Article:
Treasury Inspector General for Tax Administration

Office of Audit

The Onboarding Process Has Improved, but Additional Steps Should Be Taken to Ensure Employees Have the Tools, Resources, and Knowledge to Be Successful and Productive

Issued on August 6, 2012


Highlights of Report Number:  2012-10-091 to the Internal Revenue Service Deputy Commissioner for Operations Support and the Deputy Commissioner for Services and Enforcement.


Onboarding is a year-long process that integrates new employees into the workforce.  The IRS has improved its process for onboarding new employees and some processes are working well.  However, the new employee experience is not always positive, and the process for making improvements needs to be more coordinated.  Improving processes would reduce the substantial cost of replacing employees who leave the IRS and would help the IRS meet its mission by ensuring employees quickly become productive.


This review was requested by the IRS and addresses the major management challenge of Human Capital.  The overall objective was to determine whether the IRS’s onboarding program was appropriately integrating new employees for positions in mission-critical occupations into the IRS workforce to become productive employees as quickly as possible.


The IRS would like new employees to have a consistently positive experience during their first year with the IRS.  To help managers make this a reality, the IRS developed guidance (a toolkit and website) that incorporates industry best practices for effectively integrating new employees into the IRS.  Also, recent hires have reported positive experiences such as the handling of administrative issues and being introduced to the IRS’s mission and their new job.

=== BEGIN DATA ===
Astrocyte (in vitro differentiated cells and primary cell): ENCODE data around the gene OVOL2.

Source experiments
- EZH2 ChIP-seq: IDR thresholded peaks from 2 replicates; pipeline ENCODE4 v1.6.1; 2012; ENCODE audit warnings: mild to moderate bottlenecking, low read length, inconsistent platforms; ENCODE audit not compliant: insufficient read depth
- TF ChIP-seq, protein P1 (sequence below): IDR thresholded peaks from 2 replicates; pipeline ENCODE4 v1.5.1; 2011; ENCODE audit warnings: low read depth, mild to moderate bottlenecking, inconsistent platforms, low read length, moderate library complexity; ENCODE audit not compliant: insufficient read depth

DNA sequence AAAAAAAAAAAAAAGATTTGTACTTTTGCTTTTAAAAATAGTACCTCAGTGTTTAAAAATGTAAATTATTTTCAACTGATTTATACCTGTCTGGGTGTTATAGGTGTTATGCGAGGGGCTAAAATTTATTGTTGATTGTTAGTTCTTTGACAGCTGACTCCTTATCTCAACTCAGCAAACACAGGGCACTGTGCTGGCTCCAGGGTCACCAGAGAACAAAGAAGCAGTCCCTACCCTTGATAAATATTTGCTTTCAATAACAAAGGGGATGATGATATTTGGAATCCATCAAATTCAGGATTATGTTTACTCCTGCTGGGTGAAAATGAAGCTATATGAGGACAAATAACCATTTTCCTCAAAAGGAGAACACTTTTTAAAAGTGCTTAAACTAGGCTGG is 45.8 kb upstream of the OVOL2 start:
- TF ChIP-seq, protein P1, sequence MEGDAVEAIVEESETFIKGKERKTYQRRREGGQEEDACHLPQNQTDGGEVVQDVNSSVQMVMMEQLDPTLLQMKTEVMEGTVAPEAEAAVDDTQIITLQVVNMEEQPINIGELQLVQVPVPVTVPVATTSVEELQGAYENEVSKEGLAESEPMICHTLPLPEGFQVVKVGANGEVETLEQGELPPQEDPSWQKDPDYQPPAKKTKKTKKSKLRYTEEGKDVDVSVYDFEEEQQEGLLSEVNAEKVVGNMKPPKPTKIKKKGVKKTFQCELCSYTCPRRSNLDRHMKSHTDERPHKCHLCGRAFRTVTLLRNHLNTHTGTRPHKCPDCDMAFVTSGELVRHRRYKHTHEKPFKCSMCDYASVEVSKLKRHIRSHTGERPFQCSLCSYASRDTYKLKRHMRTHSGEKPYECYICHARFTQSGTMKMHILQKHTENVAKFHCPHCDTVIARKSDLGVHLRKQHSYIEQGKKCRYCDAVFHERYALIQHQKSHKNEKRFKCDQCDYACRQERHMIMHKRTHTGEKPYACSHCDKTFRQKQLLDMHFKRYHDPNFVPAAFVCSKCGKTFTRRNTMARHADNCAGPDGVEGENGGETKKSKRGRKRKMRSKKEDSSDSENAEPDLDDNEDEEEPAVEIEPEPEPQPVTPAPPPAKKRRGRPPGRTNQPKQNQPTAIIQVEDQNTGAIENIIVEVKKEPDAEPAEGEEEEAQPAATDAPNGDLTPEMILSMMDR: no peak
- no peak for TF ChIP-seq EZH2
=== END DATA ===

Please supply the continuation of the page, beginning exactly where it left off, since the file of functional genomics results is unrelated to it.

While the IRS has taken steps to make the new employee experience positive, managers that TIGTA interviewed were not following best practices identified in the comprehensive guidance the IRS developed for them.  As a result, some best practices that would help new employees feel welcome and help them become more productive were not fully implemented.  For example, one-quarter of the new employees TIGTA contacted were not assigned a coach or mentor when they arrived, and approximately 29 percent stated that the onboarding experience did not accelerate their ability to reach full productivity.

To improve, the IRS must obtain feedback from new employees.  While the IRS and the Department of the Treasury use questionnaires to obtain input from new employees, these questionnaires do not address a new employee’s entire first year, and existing measures would not help the IRS identify specific areas of concern.  Also, the IRS does not have a documented onboarding strategy that would help it tie together actions being taken to study and improve the new employee experience.


TIGTA recommended that the IRS Human Capital Officer develop an agency-wide onboarding strategy.  The strategy should include components such as a checklist with step-by-step guidance that should be completed during the onboarding process and require managers to complete the checklist, a process to collect feedback from managers on how the onboarding process could be improved, and additional measures and analyses to evaluate the onboarding process.

IRS management agreed with the recommendation and responded that efforts are underway to convene an IRS team to develop a corporate IRS onboarding strategy.


To view the report, including the scope, methodology, and full IRS response, go to:

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Phone Number:   202-622-6500